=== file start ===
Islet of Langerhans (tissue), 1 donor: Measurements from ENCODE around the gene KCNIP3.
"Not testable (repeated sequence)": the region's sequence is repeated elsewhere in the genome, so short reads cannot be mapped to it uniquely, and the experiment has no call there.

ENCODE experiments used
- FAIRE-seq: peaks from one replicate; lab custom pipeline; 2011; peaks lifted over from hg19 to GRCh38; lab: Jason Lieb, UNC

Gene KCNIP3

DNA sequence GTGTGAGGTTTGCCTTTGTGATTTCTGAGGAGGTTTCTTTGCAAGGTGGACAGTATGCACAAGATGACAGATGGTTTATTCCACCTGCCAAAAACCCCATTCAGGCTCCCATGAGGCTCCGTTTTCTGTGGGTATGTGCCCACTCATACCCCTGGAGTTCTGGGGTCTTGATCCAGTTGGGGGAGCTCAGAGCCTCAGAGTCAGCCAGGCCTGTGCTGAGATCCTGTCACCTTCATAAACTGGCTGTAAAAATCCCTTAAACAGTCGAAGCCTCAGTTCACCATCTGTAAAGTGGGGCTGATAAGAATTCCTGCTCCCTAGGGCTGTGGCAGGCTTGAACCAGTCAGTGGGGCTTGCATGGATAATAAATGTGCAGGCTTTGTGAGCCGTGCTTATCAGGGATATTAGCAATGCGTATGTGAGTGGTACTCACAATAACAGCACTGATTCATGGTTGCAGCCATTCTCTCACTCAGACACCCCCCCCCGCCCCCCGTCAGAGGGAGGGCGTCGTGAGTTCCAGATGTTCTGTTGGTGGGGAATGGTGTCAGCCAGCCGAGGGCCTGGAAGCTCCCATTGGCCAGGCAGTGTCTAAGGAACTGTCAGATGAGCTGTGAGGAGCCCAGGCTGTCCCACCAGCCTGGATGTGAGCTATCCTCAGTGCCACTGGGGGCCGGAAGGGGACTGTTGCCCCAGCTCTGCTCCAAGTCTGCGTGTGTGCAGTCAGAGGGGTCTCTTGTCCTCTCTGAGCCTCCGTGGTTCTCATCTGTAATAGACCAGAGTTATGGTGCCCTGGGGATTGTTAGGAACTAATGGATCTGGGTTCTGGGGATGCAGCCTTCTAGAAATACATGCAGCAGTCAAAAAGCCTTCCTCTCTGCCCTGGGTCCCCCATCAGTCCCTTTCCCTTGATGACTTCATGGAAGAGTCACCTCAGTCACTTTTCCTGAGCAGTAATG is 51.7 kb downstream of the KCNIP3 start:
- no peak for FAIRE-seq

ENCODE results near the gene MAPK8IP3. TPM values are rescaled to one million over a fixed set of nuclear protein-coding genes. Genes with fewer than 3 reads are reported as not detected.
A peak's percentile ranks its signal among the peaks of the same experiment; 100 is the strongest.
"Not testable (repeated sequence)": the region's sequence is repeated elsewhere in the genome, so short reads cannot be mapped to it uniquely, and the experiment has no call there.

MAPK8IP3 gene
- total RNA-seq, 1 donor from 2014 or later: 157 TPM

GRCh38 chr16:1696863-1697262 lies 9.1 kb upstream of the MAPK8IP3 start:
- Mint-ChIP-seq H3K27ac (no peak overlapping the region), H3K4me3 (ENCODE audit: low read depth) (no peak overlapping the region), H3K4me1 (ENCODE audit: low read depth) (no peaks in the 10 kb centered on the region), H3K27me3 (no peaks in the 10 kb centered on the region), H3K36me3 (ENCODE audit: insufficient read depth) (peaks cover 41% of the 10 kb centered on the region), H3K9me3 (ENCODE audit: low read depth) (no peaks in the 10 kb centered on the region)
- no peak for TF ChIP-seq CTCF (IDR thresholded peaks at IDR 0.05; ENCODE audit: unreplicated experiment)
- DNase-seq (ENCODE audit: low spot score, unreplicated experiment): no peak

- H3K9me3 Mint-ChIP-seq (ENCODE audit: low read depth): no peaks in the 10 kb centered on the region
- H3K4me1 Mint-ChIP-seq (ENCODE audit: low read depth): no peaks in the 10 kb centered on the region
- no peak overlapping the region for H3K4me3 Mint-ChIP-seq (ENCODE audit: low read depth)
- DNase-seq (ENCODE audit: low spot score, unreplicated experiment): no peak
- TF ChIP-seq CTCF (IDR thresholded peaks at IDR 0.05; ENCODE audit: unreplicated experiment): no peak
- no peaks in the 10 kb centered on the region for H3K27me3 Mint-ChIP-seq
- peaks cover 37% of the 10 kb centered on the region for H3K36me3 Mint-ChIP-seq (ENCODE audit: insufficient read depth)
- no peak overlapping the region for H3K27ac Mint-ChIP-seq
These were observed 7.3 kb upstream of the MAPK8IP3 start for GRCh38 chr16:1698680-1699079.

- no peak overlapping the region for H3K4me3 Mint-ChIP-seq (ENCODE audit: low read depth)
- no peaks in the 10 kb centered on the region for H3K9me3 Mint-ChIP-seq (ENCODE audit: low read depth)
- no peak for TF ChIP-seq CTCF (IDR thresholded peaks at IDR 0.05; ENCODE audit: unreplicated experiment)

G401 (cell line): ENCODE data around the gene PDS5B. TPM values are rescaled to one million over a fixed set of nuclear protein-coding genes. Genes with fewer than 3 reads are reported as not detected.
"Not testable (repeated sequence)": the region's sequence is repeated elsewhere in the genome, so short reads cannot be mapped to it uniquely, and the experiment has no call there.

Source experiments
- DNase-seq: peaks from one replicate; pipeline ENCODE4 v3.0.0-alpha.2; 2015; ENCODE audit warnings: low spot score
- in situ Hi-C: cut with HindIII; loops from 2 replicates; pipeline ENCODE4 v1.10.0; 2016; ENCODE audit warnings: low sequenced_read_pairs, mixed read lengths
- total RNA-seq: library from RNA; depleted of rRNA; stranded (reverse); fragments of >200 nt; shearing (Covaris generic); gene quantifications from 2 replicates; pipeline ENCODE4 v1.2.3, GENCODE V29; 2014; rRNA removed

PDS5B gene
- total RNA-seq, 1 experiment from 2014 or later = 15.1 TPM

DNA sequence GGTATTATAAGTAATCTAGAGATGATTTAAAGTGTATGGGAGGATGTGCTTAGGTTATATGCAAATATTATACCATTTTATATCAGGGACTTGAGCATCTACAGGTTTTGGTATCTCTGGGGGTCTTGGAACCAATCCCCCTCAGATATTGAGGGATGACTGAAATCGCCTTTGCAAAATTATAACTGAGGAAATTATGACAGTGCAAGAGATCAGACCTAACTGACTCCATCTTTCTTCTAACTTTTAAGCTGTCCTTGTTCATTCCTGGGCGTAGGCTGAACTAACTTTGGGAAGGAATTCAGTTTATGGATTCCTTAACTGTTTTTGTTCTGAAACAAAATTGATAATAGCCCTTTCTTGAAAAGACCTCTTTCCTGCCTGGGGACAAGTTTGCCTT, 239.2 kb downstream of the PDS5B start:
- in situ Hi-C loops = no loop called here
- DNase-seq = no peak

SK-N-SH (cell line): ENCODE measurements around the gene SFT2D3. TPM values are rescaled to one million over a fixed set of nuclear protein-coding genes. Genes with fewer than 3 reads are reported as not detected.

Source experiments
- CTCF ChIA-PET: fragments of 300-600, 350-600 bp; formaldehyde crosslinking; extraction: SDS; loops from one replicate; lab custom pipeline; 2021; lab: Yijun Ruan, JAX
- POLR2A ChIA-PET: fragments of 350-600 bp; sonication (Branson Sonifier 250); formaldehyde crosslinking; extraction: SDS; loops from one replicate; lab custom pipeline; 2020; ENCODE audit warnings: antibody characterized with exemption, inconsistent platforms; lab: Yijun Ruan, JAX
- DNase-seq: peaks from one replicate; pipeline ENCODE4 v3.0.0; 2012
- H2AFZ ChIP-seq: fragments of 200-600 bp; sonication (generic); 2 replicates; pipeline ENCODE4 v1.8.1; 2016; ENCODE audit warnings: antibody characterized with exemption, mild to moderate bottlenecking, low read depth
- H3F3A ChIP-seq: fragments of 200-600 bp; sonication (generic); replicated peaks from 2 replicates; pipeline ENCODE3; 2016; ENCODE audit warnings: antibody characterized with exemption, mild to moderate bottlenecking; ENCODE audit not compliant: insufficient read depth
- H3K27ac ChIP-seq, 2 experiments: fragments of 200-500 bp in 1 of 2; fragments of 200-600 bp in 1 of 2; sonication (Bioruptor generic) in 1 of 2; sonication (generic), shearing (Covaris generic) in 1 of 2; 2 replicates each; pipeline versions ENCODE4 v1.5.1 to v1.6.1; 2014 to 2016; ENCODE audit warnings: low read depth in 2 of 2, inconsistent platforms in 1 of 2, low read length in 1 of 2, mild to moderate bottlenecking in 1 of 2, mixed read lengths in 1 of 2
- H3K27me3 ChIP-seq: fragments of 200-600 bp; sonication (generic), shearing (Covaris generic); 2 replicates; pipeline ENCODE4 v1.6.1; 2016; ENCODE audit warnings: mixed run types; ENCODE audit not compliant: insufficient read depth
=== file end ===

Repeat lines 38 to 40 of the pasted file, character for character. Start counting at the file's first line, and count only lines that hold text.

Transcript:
- in situ Hi-C loops = no loop called here
- DNase-seq = no peak

SK-N-SH (cell line): ENCODE measurements around the gene SFT2D3. TPM values are rescaled to one million over a fixed set of nuclear protein-coding genes. Genes with fewer than 3 reads are reported as not detected.